Ford’s allegation has made Judge a potentially pivotal witness for Kavanaugh. Judge told The New Yorker that he had “no recollection” of such an incident. Judge, who is a conservative writer, later gave an interview to The Weekly Standard in which he called Ford’s allegation “just absolutely nuts,” adding, “I never saw Brett act that way.” Asked by the interviewer whether he could remember any “sort of rough-housing with a female student back in high school” that might have been “interpreted differently by parties involved,” Judge told the publication, "I can’t. I can recall a lot of rough-housing with guys.” He added, "I don’t remember any of that stuff going on with girls."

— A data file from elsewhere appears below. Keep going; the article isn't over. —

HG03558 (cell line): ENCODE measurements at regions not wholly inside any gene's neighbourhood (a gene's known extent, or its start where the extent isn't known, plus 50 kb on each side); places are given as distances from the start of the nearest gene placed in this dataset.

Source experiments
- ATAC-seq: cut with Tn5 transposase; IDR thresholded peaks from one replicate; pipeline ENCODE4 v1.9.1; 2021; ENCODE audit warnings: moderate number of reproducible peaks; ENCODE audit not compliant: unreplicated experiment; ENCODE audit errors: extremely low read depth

After seeing Judge’s denial, Elizabeth Rasor, who met Judge at Catholic University and was in a relationship with him for about three years, said that she felt morally obligated to challenge his account that “ ‘no horseplay’ took place at Georgetown Prep with women.” Rasor stressed that “under normal circumstances, I wouldn’t reveal information that was told in confidence,” but, she said, “I can’t stand by and watch him lie.” In an interview with The New Yorker, she said, “Mark told me a very different story.” Rasor recalled that Judge had told her ashamedly of an incident that involved him and other boys taking turns having sex with a drunk woman. Rasor said that Judge seemed to regard it as fully consensual. She said that Judge did not name others involved in the incident, and she has no knowledge that Kavanaugh participated. But Rasor was disturbed by the story and noted that it undercut Judge’s protestations about the sexual innocence of Georgetown Prep. (Barbara Van Gelder, an attorney for Judge, said that he “categorically denies” the account related by Rasor. Van Gelder said that Judge had no further comment.) [The New Yorker, 9/23/18]